By Bev and Phil Haas
It seems like our family is being pulled in so many different directions. My husband and I started talking about what we can do to bring our family closer together. What do you suggest?
One of the most effective ways to draw your family closer together is to make sure you have time together over time. A few years ago, most family experts were teaching that what’s important is quality time, not quantity time. More recent research shows that families need both.
Spending time together over time is about both quantity and quality. This answer is simple enough, but as we all know it can be quite challenging to put into practice. If your family is like most, you’re working full-time and managing a household, plus your kids have school, sports, friends, and possibly part-time jobs of their own to work around. Even though it can be challenging for everyone and you might have to get really creative, you’ll find that your family will be closer because of your efforts. As a bonus you may also find that more time together as a family is a great stress buster!
When juggling your family’s crowded schedule, it can often feel like you hardly have time to breathe, let alone spend more time together. As a result, being together and interacting as a family isn’t something that just happens. What will just happen is you’ll drift apart. If you want to spend quality time with your family on a regular basis, you’ll have to be intentional and put some muscle into making it happen.
Keep in mind that family time doesn’t have to be an entire night (for that matter, it doesn’t have to be at night). It doesn’t have to be expensive, and it doesn’t have to be long or boring either. Try a variety of ways to bring everyone together and see which works best for your family. Make sure to check with all family members in the decision-making so that everyone is included and interested. There will be times when someone can’t be part of the family fun, but that should be the exception. Remember there’s always next time.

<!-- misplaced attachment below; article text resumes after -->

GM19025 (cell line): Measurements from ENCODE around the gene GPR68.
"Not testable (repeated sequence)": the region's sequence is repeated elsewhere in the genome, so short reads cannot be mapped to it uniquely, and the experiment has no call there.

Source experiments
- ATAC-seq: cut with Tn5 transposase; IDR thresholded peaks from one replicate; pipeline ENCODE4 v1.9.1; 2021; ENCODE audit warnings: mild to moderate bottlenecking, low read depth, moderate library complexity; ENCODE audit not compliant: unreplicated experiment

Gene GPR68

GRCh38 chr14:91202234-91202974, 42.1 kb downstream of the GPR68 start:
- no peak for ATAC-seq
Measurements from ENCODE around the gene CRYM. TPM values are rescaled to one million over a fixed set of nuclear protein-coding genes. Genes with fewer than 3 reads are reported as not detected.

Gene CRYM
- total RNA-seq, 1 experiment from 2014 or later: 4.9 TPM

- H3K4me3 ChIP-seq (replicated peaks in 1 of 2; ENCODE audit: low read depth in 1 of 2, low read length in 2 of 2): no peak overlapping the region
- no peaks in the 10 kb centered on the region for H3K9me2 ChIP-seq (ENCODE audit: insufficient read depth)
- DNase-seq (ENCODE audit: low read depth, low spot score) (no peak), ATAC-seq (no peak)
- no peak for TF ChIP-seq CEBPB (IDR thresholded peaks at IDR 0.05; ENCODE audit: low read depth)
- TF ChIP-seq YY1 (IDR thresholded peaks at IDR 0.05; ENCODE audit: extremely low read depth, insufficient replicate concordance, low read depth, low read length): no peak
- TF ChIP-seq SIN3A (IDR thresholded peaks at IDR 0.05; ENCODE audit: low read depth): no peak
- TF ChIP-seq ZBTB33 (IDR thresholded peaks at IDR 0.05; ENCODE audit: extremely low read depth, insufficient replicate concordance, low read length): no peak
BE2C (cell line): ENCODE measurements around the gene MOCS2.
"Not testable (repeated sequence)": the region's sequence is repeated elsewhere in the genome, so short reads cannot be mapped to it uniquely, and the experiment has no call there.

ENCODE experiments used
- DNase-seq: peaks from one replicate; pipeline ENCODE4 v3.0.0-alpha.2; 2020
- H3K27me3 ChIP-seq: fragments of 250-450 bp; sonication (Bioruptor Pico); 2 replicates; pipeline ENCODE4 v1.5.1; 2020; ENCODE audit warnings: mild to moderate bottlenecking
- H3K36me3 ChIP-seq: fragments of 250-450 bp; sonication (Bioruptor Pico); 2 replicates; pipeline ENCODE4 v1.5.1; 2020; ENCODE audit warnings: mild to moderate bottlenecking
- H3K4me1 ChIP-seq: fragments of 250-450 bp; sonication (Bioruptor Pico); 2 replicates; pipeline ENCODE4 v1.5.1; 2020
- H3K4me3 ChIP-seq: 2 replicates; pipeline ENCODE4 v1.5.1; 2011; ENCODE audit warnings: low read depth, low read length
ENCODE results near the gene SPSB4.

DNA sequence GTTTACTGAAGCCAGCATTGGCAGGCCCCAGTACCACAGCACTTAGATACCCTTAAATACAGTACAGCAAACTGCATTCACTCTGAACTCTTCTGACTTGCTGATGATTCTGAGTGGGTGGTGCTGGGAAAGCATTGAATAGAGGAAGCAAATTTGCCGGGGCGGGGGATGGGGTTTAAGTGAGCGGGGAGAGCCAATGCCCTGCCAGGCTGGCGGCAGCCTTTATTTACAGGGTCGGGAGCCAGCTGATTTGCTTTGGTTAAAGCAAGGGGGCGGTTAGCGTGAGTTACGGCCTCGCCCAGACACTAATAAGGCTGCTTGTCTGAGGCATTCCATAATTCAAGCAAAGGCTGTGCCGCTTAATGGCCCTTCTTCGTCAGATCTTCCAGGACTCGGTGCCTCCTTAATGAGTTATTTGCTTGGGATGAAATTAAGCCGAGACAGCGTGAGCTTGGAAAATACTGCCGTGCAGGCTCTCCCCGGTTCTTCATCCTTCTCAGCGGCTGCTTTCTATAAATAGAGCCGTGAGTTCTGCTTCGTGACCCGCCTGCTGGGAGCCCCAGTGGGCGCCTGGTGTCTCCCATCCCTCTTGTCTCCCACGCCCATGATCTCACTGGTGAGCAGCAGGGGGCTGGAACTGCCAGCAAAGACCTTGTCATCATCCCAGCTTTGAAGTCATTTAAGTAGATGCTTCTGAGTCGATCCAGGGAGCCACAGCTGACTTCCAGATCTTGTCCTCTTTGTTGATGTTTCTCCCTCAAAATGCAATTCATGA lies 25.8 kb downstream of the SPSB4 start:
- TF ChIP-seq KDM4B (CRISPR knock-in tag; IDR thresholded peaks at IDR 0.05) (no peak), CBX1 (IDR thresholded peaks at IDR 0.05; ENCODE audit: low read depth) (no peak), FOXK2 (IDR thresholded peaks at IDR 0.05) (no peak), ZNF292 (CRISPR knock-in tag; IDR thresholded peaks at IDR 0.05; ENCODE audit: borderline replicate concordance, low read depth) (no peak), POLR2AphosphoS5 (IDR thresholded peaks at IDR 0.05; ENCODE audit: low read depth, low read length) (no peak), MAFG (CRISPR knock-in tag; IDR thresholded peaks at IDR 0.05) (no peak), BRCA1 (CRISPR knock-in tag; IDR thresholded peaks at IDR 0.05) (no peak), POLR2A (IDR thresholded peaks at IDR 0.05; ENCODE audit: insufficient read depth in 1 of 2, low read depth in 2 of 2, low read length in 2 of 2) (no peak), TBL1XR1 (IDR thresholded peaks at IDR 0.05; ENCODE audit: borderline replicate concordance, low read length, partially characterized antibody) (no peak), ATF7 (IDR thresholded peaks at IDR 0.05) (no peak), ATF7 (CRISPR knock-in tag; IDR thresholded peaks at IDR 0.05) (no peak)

Talk and Listen
Make sure your time together allows for talking and listening to one another. That may sound obvious, but in today’s world people can be with others yet not really be with them. Just look around at couples and families who are interacting with their cell phones and other electronic devices instead of each other. You might need to turn the gadgets off to have meaningful conversations.
According to Search Institute research, 70 percent of young people say they have family support, but only 30 percent felt they had positive family communication. Positive communication is a key to closeness, and to communicate you need time with one another.
As parents, we sometimes lose sight of the importance of fun and how crucial it is to the well-being of our family. We tend to focus on the things we think we “ought” to do instead of focusing on having fun. But the fun factor is fundamental to raising a happy family, and happy kids (and adults) tend to do better in everything. Seize the opportunity to stop taking yourself so seriously and get serious about having some fun.
Having fun as a family strengthens your relationships with your children and helps create positive memories. One of the ways our family had fun was by playing games. We made popcorn and milk shakes and then laughed and connected as a family while playing a game of choice.
The first step to increasing your family’s fun is to define what your family considers fun and plan accordingly. Don’t assume that your definition of fun matches your child’s. Ask what fun means to your kids and spend some time observing the things that they enjoy doing. What you learn can be a great jumping-off point for bringing fun to your family life.
OK, we hope you’re ready to pull out the family calendar to schedule more time for the family—time that is fun and that includes positive conversations. Don’t get discouraged if something doesn’t work for your family—try something new to shake things up. Every family has different needs and schedules; just keep trying new ideas and activities until you figure out what works best for your family.
Paul urges us in 2 Thessalonians 3:13 to “not grow weary in doing good” (English Standard Version). Spending time over time will do much good for your family!
Send your questions about family life to Phil and Bev Haas in care of The Lookout, 8805 Governor’s Hill Drive, Suite 400, Cincinnati, OH 45249, firstname.lastname@example.org. We regret that personal replies are not always possible. Phil and Bev Haas are involved in education and family ministry in Cincinnati, Ohio. They are the parents of two children and they have two grandsons.
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